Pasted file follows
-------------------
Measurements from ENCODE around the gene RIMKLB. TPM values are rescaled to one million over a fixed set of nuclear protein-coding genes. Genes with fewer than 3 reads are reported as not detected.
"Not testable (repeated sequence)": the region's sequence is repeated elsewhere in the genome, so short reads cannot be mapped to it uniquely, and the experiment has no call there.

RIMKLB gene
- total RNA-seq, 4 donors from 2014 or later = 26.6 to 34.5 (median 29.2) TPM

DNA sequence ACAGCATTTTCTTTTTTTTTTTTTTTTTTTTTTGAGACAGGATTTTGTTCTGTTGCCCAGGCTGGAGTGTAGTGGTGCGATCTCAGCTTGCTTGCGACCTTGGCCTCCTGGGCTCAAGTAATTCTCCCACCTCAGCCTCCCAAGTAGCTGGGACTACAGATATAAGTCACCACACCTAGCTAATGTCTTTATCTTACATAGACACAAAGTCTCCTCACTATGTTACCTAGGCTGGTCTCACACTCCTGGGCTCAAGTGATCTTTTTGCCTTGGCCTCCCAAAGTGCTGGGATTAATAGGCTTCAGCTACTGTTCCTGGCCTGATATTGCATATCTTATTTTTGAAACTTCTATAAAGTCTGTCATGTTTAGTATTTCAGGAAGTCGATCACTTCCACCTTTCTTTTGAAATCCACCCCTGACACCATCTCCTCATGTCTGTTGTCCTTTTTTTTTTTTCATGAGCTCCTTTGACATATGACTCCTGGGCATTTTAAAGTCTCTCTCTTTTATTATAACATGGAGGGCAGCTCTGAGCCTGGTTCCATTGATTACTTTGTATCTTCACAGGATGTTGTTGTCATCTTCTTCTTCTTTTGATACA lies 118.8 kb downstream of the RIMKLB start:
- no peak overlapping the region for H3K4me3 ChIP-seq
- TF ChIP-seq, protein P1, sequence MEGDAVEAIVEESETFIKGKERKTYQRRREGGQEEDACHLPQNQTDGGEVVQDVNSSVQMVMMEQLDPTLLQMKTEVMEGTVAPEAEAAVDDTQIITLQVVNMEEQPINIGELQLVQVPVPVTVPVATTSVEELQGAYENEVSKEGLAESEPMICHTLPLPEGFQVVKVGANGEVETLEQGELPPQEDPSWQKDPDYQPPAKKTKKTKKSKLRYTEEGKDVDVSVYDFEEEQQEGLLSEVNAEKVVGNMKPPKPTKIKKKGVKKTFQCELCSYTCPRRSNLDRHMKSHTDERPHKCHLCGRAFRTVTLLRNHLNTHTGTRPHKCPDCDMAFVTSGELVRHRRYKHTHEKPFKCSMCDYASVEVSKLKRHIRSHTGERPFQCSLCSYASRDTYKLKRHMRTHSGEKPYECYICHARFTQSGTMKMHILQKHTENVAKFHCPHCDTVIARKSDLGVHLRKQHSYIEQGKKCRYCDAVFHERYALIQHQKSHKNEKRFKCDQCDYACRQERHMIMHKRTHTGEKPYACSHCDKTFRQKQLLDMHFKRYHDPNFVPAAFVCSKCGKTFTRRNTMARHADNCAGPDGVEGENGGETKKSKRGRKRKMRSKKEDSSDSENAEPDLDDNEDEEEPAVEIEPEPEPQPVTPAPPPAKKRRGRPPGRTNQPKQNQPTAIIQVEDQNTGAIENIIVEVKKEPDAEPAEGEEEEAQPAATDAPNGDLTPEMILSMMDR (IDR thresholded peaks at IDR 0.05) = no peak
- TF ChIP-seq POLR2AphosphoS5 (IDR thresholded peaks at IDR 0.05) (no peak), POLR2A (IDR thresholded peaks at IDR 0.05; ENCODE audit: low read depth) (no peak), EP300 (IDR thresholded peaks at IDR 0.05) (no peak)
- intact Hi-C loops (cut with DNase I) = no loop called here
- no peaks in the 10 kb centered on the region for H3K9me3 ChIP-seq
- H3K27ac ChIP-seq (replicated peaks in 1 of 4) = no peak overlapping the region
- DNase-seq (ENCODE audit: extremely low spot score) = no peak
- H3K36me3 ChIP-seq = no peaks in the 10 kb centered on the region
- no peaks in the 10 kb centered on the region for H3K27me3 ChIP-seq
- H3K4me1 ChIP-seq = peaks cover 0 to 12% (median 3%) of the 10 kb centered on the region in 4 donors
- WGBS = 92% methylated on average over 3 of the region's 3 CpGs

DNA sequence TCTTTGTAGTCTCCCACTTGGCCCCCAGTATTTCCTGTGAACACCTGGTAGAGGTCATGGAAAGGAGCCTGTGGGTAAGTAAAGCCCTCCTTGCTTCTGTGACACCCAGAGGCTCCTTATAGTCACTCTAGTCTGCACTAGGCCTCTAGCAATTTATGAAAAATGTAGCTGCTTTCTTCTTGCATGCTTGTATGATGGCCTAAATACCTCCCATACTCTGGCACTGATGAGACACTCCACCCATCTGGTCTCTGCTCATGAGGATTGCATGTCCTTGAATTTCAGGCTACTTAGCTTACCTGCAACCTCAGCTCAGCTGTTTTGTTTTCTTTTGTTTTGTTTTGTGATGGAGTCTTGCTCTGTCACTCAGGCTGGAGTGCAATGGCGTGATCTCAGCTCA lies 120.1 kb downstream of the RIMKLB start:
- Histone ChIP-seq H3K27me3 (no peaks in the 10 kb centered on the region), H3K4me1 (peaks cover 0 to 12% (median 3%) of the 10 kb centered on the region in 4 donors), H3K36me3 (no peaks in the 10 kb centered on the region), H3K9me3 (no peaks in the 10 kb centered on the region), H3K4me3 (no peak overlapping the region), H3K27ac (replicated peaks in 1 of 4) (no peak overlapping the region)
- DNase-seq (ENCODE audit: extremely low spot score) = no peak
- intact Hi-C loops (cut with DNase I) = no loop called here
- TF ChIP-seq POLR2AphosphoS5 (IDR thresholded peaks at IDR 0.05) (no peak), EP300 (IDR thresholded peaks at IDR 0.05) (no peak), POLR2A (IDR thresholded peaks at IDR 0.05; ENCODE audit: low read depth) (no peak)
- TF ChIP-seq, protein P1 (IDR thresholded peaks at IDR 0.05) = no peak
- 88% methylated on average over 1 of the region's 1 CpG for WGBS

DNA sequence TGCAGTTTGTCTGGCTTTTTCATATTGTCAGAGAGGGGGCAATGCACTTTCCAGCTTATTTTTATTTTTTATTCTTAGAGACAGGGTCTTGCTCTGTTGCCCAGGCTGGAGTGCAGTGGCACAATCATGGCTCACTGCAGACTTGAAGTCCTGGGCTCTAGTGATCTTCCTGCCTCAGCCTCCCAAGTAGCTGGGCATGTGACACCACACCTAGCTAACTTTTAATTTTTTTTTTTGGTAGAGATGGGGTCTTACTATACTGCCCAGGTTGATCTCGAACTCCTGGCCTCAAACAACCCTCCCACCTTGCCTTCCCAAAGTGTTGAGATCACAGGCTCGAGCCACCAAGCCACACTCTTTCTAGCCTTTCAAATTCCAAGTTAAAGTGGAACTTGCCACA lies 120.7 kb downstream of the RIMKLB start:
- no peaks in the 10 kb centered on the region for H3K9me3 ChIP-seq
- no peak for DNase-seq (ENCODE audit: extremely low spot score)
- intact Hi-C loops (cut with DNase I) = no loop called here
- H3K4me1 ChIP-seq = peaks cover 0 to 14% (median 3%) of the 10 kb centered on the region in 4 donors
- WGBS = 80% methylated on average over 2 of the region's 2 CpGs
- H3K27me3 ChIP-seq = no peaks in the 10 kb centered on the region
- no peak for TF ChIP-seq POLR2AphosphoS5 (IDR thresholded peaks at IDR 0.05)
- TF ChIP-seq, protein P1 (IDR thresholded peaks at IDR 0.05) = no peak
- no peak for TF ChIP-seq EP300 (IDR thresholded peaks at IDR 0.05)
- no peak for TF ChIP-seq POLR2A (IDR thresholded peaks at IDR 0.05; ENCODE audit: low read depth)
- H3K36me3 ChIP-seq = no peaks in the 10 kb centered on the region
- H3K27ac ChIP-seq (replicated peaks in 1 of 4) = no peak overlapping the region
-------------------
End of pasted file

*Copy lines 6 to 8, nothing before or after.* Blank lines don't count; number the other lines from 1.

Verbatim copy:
- no peak overlapping the region for H3K4me3 ChIP-seq
- TF ChIP-seq, protein P1, sequence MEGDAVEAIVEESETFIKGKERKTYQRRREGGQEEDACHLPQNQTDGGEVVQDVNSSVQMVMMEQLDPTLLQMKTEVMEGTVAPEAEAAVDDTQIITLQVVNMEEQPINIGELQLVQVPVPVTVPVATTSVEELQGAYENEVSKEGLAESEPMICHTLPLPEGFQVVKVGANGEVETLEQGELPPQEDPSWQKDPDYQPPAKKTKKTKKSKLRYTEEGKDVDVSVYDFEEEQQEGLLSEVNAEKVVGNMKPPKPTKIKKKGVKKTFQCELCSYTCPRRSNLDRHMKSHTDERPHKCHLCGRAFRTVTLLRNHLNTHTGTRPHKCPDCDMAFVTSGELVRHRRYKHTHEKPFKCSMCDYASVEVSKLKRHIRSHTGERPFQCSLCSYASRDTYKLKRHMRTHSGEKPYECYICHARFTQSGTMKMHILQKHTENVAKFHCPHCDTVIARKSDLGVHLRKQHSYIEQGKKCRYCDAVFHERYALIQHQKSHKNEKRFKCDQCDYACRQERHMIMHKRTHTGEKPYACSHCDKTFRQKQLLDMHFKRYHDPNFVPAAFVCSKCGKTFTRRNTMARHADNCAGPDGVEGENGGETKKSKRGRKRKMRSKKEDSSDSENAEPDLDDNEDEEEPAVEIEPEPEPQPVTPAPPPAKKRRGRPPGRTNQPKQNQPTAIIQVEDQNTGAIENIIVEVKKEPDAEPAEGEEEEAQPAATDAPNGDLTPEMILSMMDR (IDR thresholded peaks at IDR 0.05) = no peak
- TF ChIP-seq POLR2AphosphoS5 (IDR thresholded peaks at IDR 0.05) (no peak), POLR2A (IDR thresholded peaks at IDR 0.05; ENCODE audit: low read depth) (no peak), EP300 (IDR thresholded peaks at IDR 0.05) (no peak)